General Anatoly Nogovitsyn, deputy head of Russia's general staff, warned that Poland was making itself a target for Russia's military "100 per cent" by hosting the defence system.
"It becomes a target for attack. Such targets are destroyed as a first priority," Nogovitsyn said.
Poland agreed on Thursday to host elements of the US global anti-missile system after Washington agreed to boost Poland's own air defences.
On Friday, Radek Sikorski, the Polish foreign minister, said that Poland was open to Russian inspections of the shield because it wanted to give Moscow "tangible proof'' that the planned bases were not directed against Russia.
Washington says the missile system is aimed at protecting the US and its allies from long-range missiles that could be fired by what it terms "rogue states", including Iran.
Moscow has long opposed the system, other parts of which are due to be stationed in the Czech Republic.
Moscow and Washington have been trading barbs over Georgia, a key US ally in the region, after Russian troops routed Georgian forces as they tried to take back control of South Ossetia, a Georgian separatist region backed by Moscow.
Russian units then went into several towns in Georgian territory, provoking US officials to invoke memories of the Soviet Union's occupation of Eastern Europe during the Cold War.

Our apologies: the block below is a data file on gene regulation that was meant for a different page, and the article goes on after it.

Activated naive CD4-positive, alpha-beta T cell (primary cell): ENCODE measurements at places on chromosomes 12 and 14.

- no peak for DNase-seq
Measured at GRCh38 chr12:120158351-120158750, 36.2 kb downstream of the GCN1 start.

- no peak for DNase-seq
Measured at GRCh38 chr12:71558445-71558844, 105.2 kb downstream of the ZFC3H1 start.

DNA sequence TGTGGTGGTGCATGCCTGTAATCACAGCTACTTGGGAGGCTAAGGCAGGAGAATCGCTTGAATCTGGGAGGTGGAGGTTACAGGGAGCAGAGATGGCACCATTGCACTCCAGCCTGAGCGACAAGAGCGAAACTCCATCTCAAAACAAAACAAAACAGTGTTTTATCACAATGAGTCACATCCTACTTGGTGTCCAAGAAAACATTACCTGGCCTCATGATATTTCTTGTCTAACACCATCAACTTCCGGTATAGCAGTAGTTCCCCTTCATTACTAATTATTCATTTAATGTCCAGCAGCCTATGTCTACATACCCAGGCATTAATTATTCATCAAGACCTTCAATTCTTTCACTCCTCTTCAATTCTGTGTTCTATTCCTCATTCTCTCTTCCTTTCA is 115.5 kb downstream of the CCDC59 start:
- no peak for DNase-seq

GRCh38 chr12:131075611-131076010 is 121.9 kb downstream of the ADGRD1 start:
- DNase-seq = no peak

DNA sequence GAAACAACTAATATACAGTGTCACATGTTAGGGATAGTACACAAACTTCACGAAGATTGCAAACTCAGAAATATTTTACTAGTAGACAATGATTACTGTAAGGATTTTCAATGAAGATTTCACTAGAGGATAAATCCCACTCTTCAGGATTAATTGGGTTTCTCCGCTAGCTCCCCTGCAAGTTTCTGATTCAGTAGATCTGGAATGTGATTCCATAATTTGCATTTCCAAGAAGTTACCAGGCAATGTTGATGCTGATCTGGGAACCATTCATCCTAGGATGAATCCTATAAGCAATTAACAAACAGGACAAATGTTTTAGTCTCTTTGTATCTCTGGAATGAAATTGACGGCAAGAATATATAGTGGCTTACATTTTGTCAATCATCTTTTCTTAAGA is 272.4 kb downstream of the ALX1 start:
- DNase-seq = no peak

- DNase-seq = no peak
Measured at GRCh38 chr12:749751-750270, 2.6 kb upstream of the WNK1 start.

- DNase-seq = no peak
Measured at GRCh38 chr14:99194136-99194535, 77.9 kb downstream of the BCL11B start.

Rogozin criticised the US for failing to support Russia in the Georgia crisis and said relations could be harmed.
He said: "I consider that the United States is not acting in a cautious manner in this situation.
|Russian troops routed Georgian forces
in South Ossetia [Reuters]
"Instead of getting full moral and political support in the struggle against real aggression and ethnic cleansing, we have heard a mass of unpleasant words and threats. That will, of course, not strengthen our relations."
Some Polish analysts have argued that it was images of the conflict in Georgia that push Warsaw to agree to the shield deal after months of talks.
They also said it risked putting more pressure on ties with Russia just months after Donald Tusk, the Polish prime minister, vowed to improve his country's historically strained relations with its powerful neighbour.
Kazimierz Kik, a sociology professor at Poland's Swietokrzyska Academy, said: "It can now be expected that this will be the beginning of the end of Polish-Russian talks. This agreement can be seen as a purely anti-Russian agreement.
It's making Poland part of the US defence system and, in my view, pushes Poland along a well-worn road of mistakes - looking for allies afar and enemies nearby."